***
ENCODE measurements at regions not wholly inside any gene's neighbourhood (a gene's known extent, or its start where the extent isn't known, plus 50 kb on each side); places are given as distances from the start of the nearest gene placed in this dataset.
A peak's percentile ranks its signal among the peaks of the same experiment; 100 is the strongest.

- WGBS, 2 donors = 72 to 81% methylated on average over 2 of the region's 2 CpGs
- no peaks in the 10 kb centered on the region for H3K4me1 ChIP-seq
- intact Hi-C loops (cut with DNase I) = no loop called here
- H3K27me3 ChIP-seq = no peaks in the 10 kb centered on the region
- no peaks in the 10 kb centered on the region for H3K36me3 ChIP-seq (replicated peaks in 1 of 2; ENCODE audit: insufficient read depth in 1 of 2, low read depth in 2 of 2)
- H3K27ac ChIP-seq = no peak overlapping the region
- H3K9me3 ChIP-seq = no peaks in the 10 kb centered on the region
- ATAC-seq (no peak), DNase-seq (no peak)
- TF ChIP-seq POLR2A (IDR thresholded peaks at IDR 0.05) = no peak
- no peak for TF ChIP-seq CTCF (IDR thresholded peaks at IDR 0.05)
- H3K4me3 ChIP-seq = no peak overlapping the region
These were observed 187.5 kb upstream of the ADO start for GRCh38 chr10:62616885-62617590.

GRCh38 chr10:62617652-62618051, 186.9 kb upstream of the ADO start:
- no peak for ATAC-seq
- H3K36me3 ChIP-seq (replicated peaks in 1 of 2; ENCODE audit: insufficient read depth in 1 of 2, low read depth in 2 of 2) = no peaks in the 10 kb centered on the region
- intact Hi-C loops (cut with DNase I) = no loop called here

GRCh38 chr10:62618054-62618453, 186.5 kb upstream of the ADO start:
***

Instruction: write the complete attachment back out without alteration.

ENCODE measurements at regions not wholly inside any gene's neighbourhood (a gene's known extent, or its start where the extent isn't known, plus 50 kb on each side); places are given as distances from the start of the nearest gene placed in this dataset.
A peak's percentile ranks its signal among the peaks of the same experiment; 100 is the strongest.

- WGBS, 2 donors = 72 to 81% methylated on average over 2 of the region's 2 CpGs
- no peaks in the 10 kb centered on the region for H3K4me1 ChIP-seq
- intact Hi-C loops (cut with DNase I) = no loop called here
- H3K27me3 ChIP-seq = no peaks in the 10 kb centered on the region
- no peaks in the 10 kb centered on the region for H3K36me3 ChIP-seq (replicated peaks in 1 of 2; ENCODE audit: insufficient read depth in 1 of 2, low read depth in 2 of 2)
- H3K27ac ChIP-seq = no peak overlapping the region
- H3K9me3 ChIP-seq = no peaks in the 10 kb centered on the region
- ATAC-seq (no peak), DNase-seq (no peak)
- TF ChIP-seq POLR2A (IDR thresholded peaks at IDR 0.05) = no peak
- no peak for TF ChIP-seq CTCF (IDR thresholded peaks at IDR 0.05)
- H3K4me3 ChIP-seq = no peak overlapping the region
These were observed 187.5 kb upstream of the ADO start for GRCh38 chr10:62616885-62617590.

GRCh38 chr10:62617652-62618051, 186.9 kb upstream of the ADO start:
- no peak for ATAC-seq
- H3K36me3 ChIP-seq (replicated peaks in 1 of 2; ENCODE audit: insufficient read depth in 1 of 2, low read depth in 2 of 2) = no peaks in the 10 kb centered on the region
- intact Hi-C loops (cut with DNase I) = no loop called here

GRCh38 chr10:62618054-62618453, 186.5 kb upstream of the ADO start: